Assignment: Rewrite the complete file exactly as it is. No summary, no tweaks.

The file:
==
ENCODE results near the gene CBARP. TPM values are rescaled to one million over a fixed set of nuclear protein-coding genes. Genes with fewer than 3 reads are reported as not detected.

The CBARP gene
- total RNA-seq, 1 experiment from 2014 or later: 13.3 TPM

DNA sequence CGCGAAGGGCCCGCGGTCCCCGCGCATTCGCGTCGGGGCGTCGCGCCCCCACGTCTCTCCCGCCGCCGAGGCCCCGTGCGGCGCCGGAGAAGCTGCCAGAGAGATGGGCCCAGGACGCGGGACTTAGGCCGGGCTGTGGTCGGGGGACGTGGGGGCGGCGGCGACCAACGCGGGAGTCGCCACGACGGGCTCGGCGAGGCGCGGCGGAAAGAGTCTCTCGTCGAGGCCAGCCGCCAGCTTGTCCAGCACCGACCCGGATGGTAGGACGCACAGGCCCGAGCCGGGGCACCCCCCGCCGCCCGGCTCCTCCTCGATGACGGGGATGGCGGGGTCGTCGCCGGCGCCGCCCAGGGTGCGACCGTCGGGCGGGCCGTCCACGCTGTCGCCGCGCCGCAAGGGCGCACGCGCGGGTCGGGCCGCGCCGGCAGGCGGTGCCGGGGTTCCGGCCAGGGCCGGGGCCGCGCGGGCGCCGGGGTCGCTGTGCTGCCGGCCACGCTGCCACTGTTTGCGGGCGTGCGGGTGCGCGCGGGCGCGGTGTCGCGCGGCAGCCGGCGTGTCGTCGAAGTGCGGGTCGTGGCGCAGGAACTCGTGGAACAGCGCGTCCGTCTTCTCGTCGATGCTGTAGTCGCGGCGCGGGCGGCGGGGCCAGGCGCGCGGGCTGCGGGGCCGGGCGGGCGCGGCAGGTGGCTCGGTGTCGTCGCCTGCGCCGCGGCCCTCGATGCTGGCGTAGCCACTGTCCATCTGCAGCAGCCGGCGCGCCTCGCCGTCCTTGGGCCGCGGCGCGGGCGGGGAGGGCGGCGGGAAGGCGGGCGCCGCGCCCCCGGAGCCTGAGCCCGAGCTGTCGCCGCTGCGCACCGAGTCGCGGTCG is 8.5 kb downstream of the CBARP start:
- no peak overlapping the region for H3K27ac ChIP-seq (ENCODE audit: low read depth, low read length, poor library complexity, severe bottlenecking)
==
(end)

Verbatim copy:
ENCODE results near the gene CBARP. TPM values are rescaled to one million over a fixed set of nuclear protein-coding genes. Genes with fewer than 3 reads are reported as not detected.

The CBARP gene
- total RNA-seq, 1 experiment from 2014 or later: 13.3 TPM

DNA sequence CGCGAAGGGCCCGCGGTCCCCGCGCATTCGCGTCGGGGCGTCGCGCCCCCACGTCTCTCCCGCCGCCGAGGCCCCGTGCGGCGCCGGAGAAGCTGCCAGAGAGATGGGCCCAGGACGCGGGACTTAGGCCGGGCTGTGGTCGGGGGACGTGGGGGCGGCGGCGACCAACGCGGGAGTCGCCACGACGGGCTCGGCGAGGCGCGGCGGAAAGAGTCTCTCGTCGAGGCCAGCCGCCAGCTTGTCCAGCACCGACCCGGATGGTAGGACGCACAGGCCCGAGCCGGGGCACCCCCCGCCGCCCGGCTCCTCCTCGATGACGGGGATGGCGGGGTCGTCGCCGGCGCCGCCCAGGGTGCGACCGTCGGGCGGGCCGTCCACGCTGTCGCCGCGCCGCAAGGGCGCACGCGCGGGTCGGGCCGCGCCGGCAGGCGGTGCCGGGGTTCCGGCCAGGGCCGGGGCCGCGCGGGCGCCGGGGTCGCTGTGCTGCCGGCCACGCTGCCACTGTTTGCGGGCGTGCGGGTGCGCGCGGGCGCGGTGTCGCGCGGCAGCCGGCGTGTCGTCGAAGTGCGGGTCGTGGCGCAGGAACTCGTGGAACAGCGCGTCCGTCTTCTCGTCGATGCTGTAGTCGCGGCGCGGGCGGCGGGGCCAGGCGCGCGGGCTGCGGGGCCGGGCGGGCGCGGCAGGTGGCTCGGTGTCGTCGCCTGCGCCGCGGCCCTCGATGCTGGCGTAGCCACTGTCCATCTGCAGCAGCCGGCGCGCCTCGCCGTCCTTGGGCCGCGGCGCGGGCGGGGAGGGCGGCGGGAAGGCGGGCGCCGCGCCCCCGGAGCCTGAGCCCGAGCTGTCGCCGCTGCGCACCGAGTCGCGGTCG is 8.5 kb downstream of the CBARP start:
- no peak overlapping the region for H3K27ac ChIP-seq (ENCODE audit: low read depth, low read length, poor library complexity, severe bottlenecking)